One of the key differences between these types of cheese is their visual appearance. Even though both products are pale yellow in color, Emmentaler is characterized by huge holes created by pockets of gas during a fermenting process that lasts three to six months.
On the other hand, Gruyére has fewer holes, which are also smaller and more evenly spaced than in Emmental. You shouldn’t be surprised even if the holes shrink to almost indiscernible sizes during the aging process.
Gruyère comes in smaller wheels than Emmental, weighing between 30 and 40 kilograms, and has a more pronounced flavor than its larger counterpart thanks to the longer aging time
Emmental can be stored for up to six weeks in the refrigerator and frozen for up to three months with little change in flavor or texture. If tightly wrapped and refrigerated, Gruyere can also last for several weeks.
Taste and Melting
Both kinds of cheese are quite similar when it comes to origin, use, and storing properties. But, when it comes to taste, Gruyère is a bit more fattening and saltier than Emmental, and arguably a tad more flavorful.
Both kinds of cheese come from Switzerland, albeit in two different regions, and are particularly suited for fondues and cheese dishes due to their distinctive melting properties. But, traditionally, Gruyère is used for the creamiest fondue.
With 49 to 53% milk fat in dry matter, or 23% milkfat per 1 kg of cheese, Gruyère belongs to the category of full-fat cheeses. Extremely rich in potassium, proteins, magnesium, and vitamins A, B6, B12, and D, Gruyère is a real nutritional bomb, with 100g of cheese containing approximately 413 calories. 
Emmentaler is also rich in potassium and sodium, proteins, fats, water, vitamins A, E, B6, B12, and K, but slightly less caloric, with 100g of cheese amounting to 380 calories. Having in mind that it takes almost 800 liters of milk to make a wheel of Emmental, it’s safe to say this cheese is abundant in calcium.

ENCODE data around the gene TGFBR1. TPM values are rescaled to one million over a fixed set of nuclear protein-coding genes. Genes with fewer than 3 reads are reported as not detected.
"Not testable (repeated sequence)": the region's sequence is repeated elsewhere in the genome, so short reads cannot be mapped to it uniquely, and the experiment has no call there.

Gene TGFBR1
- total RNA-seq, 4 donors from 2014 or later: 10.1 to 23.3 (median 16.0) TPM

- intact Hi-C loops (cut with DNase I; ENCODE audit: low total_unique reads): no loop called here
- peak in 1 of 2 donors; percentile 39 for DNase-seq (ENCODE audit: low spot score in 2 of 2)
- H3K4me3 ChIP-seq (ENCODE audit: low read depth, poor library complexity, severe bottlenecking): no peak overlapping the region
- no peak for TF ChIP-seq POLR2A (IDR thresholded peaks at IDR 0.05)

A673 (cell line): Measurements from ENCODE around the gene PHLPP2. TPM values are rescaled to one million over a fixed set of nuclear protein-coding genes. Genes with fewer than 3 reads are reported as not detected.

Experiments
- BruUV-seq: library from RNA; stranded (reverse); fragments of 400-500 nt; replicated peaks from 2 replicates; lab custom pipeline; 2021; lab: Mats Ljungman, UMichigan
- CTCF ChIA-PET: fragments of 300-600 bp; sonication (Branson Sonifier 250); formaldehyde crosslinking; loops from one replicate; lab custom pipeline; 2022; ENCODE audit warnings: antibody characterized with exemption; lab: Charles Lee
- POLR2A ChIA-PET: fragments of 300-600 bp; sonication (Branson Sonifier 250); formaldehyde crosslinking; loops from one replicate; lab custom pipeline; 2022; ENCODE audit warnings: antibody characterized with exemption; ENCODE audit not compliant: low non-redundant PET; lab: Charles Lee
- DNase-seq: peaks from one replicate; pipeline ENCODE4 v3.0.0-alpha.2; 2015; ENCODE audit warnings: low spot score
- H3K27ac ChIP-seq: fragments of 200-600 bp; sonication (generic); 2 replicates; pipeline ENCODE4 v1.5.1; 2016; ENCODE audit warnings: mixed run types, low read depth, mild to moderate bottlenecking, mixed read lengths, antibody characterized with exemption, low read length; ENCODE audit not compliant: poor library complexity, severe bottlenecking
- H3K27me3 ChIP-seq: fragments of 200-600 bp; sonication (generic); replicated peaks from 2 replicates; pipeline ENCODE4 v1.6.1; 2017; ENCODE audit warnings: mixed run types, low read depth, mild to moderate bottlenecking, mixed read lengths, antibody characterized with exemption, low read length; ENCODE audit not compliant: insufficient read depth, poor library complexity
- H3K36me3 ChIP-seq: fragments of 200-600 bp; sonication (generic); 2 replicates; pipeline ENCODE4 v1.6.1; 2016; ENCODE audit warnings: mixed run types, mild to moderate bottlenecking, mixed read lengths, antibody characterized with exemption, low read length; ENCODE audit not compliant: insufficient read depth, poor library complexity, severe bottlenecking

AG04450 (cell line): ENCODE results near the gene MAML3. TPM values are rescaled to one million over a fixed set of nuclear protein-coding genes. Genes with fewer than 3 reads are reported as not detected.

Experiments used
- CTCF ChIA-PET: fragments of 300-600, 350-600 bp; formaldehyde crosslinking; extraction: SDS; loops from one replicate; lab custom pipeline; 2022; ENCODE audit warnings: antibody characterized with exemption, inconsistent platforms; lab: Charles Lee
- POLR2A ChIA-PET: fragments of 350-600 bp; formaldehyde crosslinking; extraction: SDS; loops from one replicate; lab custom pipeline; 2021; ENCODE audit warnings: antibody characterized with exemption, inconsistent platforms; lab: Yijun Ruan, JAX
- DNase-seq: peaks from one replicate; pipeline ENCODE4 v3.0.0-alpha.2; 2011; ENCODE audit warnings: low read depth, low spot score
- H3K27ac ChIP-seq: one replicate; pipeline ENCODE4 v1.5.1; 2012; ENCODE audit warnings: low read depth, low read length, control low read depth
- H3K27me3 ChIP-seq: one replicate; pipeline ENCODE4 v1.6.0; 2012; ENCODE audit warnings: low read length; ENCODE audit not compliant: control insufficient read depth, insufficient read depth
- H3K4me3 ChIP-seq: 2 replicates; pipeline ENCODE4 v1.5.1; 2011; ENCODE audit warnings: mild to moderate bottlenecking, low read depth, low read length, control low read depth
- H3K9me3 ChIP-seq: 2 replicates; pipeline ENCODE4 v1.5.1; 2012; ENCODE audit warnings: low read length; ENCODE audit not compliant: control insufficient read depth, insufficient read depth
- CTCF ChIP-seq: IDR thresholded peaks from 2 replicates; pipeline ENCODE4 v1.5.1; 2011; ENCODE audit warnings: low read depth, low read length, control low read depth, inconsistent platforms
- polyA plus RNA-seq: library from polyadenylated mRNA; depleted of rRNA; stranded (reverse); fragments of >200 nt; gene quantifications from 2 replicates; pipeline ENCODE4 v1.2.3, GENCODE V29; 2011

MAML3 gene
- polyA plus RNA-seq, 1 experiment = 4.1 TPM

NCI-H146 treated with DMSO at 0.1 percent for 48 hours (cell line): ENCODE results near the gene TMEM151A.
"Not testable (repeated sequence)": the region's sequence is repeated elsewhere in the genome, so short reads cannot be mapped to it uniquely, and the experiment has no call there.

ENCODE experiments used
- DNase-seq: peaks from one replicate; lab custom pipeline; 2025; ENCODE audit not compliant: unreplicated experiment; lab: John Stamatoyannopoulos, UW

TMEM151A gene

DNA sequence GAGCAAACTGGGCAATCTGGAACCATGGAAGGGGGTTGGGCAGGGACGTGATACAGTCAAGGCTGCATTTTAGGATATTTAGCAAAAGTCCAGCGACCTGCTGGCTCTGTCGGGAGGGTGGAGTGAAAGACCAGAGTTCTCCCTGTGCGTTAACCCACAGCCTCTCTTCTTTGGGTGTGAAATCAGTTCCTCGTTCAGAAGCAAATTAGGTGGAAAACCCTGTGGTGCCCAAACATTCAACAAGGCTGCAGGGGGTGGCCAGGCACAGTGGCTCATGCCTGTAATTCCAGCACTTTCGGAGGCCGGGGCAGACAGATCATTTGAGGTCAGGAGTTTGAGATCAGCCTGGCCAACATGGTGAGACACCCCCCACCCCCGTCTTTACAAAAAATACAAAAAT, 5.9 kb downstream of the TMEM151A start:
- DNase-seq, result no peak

Gruyère vs. Emmental: Which Is Better?
Choosing between these two delicious kinds of cheese can be a really hard task, and it has a lot to do with your preferences, the amount you are willing to spend, and the shops in your vicinity.
That being said, Emmental is available in well-stocked supermarkets or specialty stores, with prices ranging from moderate to expensive. Gruyère is slightly scarcer and pricier. In the US, it can cost anywhere from $14 to $18 per pound, which is a significant sum to spend if you only want to grab a bit of Gruyère for a single recipe.
Even though Emmental is more than an adequate substitute, Gruyère is an ideal cheese to use when the recipe’s end result needs to be nice and creamy, so sometimes splurging a bit pays off.
However, in the end, no matter which type of cheese you choose, it’s certain that your guests will be impressed by any souffle, croquet monsieur, or traditional French onion soup containing these famous delicacies. So, sit back, pour yourself a glass of high-quality wine, and treat your palates to a real feast!